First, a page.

Neurol Sci. 2001 Nov;22 Suppl 2:S98-102. Related Articles, Links
� The differential diagnosis of multiple sclerosis: classification and clinical features of relapsing and progressive neurological syndromes.
Trojano M, Paolicelli D.
Department of Neurological and Psychiatric Sciences, University of Bari, Italy.
In the absence of pathognomonic clinical features or a definitive laboratory test, multiple sclerosis (MS) remains ultimately a diagnosis of exclusion. Accurate diagnosis is increasingly important with available disease modifying therapy. Unfortunately the rate of misdiagnosis remains around 5%-10%, indicating that 1 in 20 patients thought to have MS has, instead, a condition resembling MS. In this review we describe conditions that may be confused with MS because they can present as lesions disseminated in time, space, or both. Conditions often confused with MS may be inflammatory (systemic lupus erythematosus, Sjogren's syndrome, vasculitis, sarcoidosis, Behcet's disease), infectious (Lyme disease, syphilis, progressive multifocal leukoencephalopathy, HTLV-1 infection, herpes zoster), genetic (lysosomal disorders, adrenoleukodystrophy, mitochondrial disorders, CADASIL), metabolic (vitamin B12 deficiency), neoplastic (CNS lymphoma) and spinal (degenerative and vascular malformations) diseases. The key to the accurate diagnosis of MS is vigilance for atypical features, suggesting the possibility of an alternative diagnosis.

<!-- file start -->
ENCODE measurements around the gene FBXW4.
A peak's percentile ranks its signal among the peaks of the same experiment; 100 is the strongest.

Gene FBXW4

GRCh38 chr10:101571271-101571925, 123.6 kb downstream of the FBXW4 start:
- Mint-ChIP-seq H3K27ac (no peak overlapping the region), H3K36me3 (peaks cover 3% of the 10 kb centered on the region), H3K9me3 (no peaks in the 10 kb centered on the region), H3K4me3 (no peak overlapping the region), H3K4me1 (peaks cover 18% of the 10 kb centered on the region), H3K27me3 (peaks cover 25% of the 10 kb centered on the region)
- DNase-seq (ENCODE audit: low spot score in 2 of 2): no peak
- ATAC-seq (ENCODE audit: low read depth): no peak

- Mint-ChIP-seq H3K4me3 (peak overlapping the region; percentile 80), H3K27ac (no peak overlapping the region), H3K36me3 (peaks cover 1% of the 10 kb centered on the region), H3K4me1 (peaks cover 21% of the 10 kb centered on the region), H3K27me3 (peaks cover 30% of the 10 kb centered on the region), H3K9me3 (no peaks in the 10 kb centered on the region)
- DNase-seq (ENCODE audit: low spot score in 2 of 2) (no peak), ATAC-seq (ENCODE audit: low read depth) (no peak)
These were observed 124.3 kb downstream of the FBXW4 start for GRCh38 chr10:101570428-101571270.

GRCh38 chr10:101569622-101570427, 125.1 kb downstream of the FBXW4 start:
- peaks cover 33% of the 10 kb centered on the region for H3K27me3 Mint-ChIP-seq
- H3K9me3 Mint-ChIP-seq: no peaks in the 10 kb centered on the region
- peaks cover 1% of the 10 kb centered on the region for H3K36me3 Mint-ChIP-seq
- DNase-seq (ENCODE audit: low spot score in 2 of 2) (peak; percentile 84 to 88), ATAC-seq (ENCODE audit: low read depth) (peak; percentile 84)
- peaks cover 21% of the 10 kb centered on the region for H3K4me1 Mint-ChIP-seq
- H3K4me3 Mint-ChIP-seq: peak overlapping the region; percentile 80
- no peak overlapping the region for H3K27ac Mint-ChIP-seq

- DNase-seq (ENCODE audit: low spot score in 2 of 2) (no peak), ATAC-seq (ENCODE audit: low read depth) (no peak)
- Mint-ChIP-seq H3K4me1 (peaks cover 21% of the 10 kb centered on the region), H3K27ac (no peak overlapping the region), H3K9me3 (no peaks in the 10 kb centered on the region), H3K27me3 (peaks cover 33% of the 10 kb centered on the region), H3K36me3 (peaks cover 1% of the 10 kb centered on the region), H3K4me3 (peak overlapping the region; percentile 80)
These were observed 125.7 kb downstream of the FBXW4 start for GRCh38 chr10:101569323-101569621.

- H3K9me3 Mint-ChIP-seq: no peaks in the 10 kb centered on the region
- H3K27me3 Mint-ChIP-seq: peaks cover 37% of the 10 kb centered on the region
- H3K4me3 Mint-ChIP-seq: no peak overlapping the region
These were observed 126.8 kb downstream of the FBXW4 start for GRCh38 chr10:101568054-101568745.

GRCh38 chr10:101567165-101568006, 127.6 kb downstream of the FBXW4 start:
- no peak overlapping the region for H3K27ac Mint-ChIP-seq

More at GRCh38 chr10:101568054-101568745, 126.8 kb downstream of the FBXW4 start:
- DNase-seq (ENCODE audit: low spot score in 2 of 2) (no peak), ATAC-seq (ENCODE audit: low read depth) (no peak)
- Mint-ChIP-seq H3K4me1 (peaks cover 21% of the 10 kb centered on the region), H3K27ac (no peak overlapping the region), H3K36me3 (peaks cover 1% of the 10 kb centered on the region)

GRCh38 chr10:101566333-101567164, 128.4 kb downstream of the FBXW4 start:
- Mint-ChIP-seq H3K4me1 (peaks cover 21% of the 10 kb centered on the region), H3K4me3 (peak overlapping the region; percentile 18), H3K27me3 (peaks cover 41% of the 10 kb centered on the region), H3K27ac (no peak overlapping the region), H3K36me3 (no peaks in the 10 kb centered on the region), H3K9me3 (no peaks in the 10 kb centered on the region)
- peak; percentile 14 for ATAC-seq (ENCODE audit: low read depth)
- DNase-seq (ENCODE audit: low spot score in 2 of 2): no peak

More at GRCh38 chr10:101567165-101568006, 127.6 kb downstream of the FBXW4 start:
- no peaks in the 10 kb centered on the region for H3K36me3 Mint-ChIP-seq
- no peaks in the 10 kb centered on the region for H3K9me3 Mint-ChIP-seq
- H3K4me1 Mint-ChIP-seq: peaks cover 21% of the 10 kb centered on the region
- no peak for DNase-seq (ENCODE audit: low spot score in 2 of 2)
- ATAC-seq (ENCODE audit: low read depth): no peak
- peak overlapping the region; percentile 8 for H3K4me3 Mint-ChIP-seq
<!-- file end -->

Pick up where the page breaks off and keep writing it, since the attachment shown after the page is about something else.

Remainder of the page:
It sounds like to me that when using either or both Avonex and/or Tysabri, one should lay off the steroids.
However, given there is a blood test with an inappropriate finding, then a spinal tap should be perforomed and tested. The results may indicate something that on the surface looks like MS but is something very different.
was to show everybody that medicine is not a yes or no answer - it is a question of additive risks and genetic predispositions
I was most intrigued with the idea that many normal people from time to time have reactivation of JC virus in their brain - and that without the steroid treatment patient #1 may have actually mounted an immune response against the jc virus and could have been fine
I also was interested in the fact that treatment with chemo for melanoma has been linked to several cases of PML
But the most important point to consider to that both patients had a more aggressive progression of their MS - and that meant that they probably had steroid treatment for every flare-up and could have had novantrone (chemo) to try to slow the disease progression - thus they probably had more additive risk factors than other people in the trial because of all the extra immunosuppressive treatment and that would explain why only two patients in 500 would develop PML on avonex + tysabri - but it is probably important to consider that these patients were in the tysabri + avonex group - because patients were put in that group because they had previously progressive disease on everything else - THAT MEANS THEY GOT THE MOST EXTRA STEROID TREATMENT - and hence their risk for PML was higher - but also their other risk factors should be taken into account - only 5% of AIDS patients with almost no immune response left develop PML - those are the ones that are genetically susceptible or possibly were re-infected with JC or had the particularly aggressive subtype 2b that is rather rare in the population and linked to a much larger proportion of PML cases
please remember that in the tysbari + avonex trials there were a few patients that had between 3 and 6 MS flare ups during the clinical trial in the treated and the control groups - those people got the most steroids and other immunosuppressive treatments and thus could have been the ones at the greatest risk